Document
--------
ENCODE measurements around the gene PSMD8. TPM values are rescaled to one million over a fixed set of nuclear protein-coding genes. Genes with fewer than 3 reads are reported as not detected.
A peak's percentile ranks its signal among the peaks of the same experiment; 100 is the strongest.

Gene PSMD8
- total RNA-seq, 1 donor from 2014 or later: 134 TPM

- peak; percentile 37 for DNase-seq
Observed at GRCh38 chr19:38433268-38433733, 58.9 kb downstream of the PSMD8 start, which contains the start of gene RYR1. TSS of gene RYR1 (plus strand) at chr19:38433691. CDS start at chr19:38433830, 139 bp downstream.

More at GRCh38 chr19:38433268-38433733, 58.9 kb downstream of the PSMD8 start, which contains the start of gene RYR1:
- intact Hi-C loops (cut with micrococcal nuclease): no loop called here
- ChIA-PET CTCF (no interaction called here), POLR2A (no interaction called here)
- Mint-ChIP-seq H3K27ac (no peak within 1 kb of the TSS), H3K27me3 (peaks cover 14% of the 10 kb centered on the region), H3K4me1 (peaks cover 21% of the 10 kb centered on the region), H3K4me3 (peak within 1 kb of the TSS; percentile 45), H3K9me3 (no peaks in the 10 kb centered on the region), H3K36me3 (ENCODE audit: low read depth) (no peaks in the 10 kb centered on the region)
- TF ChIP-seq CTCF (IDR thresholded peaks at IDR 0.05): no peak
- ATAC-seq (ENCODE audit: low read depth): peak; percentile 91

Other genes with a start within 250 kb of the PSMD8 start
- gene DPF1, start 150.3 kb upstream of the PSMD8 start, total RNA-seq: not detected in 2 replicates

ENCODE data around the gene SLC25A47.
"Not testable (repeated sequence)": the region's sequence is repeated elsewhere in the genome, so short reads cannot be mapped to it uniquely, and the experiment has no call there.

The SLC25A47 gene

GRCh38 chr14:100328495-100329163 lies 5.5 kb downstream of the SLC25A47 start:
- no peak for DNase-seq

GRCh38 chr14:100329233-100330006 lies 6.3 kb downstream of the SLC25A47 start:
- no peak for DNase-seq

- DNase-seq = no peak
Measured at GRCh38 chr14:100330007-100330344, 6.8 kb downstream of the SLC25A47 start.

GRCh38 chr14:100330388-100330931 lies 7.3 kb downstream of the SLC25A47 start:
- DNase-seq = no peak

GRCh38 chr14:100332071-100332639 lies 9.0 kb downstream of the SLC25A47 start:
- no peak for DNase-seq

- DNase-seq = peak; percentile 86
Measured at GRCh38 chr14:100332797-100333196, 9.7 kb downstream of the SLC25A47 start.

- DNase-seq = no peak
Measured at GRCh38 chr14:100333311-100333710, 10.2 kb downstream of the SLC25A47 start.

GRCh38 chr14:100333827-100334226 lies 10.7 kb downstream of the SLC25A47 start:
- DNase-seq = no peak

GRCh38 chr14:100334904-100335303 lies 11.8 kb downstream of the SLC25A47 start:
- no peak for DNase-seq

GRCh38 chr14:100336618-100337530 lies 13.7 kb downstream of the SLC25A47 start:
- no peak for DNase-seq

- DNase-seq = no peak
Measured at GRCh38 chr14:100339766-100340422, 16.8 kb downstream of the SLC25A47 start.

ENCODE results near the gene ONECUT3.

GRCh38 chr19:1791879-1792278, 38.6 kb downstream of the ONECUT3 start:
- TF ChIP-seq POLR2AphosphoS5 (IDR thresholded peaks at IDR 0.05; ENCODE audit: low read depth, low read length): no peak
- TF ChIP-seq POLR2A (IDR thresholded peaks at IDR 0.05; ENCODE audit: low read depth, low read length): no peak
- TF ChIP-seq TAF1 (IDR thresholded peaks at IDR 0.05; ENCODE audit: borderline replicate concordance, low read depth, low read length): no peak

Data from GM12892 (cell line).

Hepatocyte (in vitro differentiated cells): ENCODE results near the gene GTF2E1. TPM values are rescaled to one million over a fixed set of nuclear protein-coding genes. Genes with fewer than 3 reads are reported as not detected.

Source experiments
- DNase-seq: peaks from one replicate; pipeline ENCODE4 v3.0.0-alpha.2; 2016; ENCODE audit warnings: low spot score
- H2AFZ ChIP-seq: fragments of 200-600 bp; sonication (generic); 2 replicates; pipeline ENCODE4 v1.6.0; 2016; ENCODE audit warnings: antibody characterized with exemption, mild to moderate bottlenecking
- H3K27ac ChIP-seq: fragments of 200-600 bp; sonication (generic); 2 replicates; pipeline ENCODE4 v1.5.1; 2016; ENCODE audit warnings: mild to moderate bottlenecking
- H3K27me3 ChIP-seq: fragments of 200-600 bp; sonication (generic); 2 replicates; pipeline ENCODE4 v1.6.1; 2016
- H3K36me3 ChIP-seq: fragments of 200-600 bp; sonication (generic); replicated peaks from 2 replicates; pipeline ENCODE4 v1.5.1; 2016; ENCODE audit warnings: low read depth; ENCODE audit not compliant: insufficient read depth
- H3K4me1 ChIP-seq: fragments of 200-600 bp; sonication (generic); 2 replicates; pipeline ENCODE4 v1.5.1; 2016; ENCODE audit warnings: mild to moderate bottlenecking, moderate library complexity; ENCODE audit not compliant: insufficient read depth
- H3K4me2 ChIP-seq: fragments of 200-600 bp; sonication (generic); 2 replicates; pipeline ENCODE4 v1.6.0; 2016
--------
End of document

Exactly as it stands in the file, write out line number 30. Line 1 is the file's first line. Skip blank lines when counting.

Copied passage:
- DNase-seq = no peak